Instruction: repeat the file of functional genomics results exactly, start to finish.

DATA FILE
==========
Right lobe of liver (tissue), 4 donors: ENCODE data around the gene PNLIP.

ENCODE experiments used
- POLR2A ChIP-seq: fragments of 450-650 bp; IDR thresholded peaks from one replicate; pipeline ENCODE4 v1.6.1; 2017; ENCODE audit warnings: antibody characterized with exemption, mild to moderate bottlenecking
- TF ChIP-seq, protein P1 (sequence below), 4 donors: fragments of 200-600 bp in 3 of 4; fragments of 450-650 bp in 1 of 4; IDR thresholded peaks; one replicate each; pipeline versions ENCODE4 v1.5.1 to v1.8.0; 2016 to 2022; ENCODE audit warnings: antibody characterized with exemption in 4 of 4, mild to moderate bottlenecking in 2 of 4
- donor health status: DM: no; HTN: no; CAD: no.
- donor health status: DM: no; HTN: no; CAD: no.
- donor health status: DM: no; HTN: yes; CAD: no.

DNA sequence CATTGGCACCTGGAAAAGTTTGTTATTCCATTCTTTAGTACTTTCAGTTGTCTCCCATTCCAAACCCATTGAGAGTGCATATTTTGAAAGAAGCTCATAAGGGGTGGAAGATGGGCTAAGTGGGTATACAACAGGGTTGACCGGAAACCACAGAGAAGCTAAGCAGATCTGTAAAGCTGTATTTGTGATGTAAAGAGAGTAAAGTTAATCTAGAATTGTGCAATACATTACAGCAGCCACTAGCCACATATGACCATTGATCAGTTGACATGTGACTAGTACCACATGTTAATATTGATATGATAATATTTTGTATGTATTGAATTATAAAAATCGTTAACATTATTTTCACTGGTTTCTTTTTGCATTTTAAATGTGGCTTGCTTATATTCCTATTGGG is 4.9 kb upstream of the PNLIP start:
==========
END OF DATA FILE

Right lobe of liver (tissue), 4 donors: ENCODE data around the gene PNLIP.

ENCODE experiments used
- POLR2A ChIP-seq: fragments of 450-650 bp; IDR thresholded peaks from one replicate; pipeline ENCODE4 v1.6.1; 2017; ENCODE audit warnings: antibody characterized with exemption, mild to moderate bottlenecking
- TF ChIP-seq, protein P1 (sequence below), 4 donors: fragments of 200-600 bp in 3 of 4; fragments of 450-650 bp in 1 of 4; IDR thresholded peaks; one replicate each; pipeline versions ENCODE4 v1.5.1 to v1.8.0; 2016 to 2022; ENCODE audit warnings: antibody characterized with exemption in 4 of 4, mild to moderate bottlenecking in 2 of 4
- donor health status: DM: no; HTN: no; CAD: no.
- donor health status: DM: no; HTN: no; CAD: no.
- donor health status: DM: no; HTN: yes; CAD: no.

DNA sequence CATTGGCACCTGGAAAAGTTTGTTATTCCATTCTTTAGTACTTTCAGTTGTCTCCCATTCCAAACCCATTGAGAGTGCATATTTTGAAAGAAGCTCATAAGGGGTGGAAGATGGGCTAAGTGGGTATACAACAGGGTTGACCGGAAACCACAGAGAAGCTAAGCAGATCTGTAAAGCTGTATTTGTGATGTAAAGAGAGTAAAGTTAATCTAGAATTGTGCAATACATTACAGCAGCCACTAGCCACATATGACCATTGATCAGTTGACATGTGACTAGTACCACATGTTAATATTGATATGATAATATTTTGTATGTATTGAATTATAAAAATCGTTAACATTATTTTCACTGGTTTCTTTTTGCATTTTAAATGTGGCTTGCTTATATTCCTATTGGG is 4.9 kb upstream of the PNLIP start: